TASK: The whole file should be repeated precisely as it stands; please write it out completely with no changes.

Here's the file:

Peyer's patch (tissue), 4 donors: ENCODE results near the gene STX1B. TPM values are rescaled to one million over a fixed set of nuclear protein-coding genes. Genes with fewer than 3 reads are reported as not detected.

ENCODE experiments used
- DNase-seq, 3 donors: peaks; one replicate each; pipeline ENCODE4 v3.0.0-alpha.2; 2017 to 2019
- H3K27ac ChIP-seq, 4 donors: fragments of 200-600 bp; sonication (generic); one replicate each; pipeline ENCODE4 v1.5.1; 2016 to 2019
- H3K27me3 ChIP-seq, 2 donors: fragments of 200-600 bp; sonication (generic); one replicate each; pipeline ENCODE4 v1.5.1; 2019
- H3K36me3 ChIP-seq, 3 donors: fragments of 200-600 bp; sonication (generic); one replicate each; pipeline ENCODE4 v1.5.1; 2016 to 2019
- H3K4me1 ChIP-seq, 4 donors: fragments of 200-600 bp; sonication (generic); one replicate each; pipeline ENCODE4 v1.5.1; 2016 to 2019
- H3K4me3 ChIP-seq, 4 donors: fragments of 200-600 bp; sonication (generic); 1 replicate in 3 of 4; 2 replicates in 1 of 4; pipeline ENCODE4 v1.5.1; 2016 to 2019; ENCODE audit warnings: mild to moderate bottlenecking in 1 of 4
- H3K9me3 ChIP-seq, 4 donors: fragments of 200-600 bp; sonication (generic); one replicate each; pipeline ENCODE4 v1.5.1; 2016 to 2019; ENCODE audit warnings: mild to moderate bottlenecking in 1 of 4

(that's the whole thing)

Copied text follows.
Peyer's patch (tissue), 4 donors: ENCODE results near the gene STX1B. TPM values are rescaled to one million over a fixed set of nuclear protein-coding genes. Genes with fewer than 3 reads are reported as not detected.

ENCODE experiments used
- DNase-seq, 3 donors: peaks; one replicate each; pipeline ENCODE4 v3.0.0-alpha.2; 2017 to 2019
- H3K27ac ChIP-seq, 4 donors: fragments of 200-600 bp; sonication (generic); one replicate each; pipeline ENCODE4 v1.5.1; 2016 to 2019
- H3K27me3 ChIP-seq, 2 donors: fragments of 200-600 bp; sonication (generic); one replicate each; pipeline ENCODE4 v1.5.1; 2019
- H3K36me3 ChIP-seq, 3 donors: fragments of 200-600 bp; sonication (generic); one replicate each; pipeline ENCODE4 v1.5.1; 2016 to 2019
- H3K4me1 ChIP-seq, 4 donors: fragments of 200-600 bp; sonication (generic); one replicate each; pipeline ENCODE4 v1.5.1; 2016 to 2019
- H3K4me3 ChIP-seq, 4 donors: fragments of 200-600 bp; sonication (generic); 1 replicate in 3 of 4; 2 replicates in 1 of 4; pipeline ENCODE4 v1.5.1; 2016 to 2019; ENCODE audit warnings: mild to moderate bottlenecking in 1 of 4
- H3K9me3 ChIP-seq, 4 donors: fragments of 200-600 bp; sonication (generic); one replicate each; pipeline ENCODE4 v1.5.1; 2016 to 2019; ENCODE audit warnings: mild to moderate bottlenecking in 1 of 4